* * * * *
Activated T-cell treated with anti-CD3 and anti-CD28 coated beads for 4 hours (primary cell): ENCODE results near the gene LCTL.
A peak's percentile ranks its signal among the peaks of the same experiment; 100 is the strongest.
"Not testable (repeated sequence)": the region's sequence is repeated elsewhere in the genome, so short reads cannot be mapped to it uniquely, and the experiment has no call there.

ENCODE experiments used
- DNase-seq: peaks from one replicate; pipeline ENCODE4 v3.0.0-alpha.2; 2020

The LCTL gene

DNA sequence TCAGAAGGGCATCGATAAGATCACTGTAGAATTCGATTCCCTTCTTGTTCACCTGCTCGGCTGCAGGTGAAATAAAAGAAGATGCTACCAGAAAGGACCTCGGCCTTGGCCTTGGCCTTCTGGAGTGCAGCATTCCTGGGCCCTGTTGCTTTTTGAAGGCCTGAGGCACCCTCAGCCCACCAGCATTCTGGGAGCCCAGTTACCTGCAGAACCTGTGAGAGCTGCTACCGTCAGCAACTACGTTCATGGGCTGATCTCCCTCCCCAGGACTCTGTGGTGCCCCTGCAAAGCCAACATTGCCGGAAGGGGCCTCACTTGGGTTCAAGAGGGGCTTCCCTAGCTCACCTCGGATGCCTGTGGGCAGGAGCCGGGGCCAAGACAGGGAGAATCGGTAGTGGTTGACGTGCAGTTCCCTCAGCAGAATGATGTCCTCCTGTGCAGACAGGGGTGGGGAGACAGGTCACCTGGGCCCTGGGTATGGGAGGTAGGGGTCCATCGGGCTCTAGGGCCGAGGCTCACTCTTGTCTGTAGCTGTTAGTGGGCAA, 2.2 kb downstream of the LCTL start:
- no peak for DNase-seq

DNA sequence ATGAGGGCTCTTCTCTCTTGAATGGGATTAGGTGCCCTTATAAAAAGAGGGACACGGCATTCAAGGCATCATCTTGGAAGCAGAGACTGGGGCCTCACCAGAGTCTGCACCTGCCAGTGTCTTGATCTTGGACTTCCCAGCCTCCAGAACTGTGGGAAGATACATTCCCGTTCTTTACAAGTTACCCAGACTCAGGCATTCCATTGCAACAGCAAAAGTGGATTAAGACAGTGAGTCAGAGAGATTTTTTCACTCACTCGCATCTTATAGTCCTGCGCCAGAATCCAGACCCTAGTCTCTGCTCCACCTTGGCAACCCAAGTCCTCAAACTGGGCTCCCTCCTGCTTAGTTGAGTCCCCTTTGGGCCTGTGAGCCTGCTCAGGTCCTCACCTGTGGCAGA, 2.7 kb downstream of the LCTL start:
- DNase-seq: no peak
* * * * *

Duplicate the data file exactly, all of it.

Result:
Activated T-cell treated with anti-CD3 and anti-CD28 coated beads for 4 hours (primary cell): ENCODE results near the gene LCTL.
A peak's percentile ranks its signal among the peaks of the same experiment; 100 is the strongest.
"Not testable (repeated sequence)": the region's sequence is repeated elsewhere in the genome, so short reads cannot be mapped to it uniquely, and the experiment has no call there.

ENCODE experiments used
- DNase-seq: peaks from one replicate; pipeline ENCODE4 v3.0.0-alpha.2; 2020

The LCTL gene

DNA sequence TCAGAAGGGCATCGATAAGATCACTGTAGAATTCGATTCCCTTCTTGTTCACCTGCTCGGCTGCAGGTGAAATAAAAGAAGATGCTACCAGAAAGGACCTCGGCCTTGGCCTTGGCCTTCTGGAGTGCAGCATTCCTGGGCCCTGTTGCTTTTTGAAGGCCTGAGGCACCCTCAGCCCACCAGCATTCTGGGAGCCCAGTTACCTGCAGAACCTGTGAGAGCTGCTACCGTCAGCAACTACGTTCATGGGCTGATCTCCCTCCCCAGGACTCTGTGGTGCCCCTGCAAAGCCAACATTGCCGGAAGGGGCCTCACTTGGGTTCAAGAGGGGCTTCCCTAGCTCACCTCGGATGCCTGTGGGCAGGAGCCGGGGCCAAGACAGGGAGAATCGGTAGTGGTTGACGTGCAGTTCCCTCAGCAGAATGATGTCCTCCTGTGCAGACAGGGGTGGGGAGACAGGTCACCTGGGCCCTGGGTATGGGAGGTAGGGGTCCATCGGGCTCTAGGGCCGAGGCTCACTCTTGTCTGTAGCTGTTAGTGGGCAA, 2.2 kb downstream of the LCTL start:
- no peak for DNase-seq

DNA sequence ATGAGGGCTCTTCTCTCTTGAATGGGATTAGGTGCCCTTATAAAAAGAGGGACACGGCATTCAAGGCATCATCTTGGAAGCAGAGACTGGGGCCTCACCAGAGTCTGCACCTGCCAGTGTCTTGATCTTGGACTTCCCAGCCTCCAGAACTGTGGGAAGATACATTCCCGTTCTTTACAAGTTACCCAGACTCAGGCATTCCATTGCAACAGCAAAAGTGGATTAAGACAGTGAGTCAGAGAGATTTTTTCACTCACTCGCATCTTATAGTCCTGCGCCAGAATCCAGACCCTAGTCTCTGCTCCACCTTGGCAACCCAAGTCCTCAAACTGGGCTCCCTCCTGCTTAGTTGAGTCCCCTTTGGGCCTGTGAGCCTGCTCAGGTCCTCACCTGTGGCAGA, 2.7 kb downstream of the LCTL start:
- DNase-seq: no peak